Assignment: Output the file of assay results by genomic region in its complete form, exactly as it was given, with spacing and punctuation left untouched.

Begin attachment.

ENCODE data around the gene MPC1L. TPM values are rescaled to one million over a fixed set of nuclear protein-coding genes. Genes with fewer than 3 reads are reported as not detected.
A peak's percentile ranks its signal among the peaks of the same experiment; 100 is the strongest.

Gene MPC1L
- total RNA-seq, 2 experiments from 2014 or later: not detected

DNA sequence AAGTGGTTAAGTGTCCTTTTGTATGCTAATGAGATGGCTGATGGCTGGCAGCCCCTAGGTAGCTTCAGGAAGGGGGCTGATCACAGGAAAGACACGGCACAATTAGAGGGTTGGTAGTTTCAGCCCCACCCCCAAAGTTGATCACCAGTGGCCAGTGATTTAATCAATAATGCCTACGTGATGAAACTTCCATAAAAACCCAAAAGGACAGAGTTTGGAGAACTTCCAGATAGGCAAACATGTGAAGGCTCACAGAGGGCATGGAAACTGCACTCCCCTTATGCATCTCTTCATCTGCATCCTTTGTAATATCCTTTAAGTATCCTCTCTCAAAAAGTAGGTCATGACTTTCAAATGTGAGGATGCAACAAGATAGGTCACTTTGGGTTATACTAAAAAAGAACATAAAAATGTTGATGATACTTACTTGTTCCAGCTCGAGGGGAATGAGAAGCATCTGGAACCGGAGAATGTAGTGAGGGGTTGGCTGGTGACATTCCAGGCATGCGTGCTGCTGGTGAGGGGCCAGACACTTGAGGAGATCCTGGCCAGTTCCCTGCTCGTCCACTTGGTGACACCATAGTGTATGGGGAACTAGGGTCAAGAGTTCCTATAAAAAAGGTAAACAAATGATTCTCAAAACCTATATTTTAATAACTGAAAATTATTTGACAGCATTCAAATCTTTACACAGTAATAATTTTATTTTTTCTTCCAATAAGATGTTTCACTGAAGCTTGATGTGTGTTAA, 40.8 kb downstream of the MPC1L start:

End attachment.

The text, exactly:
ENCODE data around the gene MPC1L. TPM values are rescaled to one million over a fixed set of nuclear protein-coding genes. Genes with fewer than 3 reads are reported as not detected.
A peak's percentile ranks its signal among the peaks of the same experiment; 100 is the strongest.

Gene MPC1L
- total RNA-seq, 2 experiments from 2014 or later: not detected

DNA sequence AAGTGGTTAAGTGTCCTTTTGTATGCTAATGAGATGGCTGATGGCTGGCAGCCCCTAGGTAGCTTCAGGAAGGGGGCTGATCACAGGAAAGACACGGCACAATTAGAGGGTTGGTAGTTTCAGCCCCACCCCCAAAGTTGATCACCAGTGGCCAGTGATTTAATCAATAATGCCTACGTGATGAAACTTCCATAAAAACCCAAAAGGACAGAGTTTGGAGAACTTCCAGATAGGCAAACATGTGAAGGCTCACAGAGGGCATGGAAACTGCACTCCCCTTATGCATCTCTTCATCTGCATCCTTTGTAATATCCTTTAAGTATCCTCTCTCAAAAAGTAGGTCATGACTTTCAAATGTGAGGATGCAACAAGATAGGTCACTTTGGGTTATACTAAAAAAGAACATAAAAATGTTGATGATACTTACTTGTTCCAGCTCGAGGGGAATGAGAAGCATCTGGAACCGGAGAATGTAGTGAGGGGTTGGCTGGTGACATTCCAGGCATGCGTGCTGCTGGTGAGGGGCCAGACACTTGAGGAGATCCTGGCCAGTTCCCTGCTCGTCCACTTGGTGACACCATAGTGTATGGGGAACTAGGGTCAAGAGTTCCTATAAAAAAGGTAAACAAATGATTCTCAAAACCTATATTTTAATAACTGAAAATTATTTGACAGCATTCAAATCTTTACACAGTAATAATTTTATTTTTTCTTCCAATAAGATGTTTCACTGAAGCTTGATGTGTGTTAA, 40.8 kb downstream of the MPC1L start: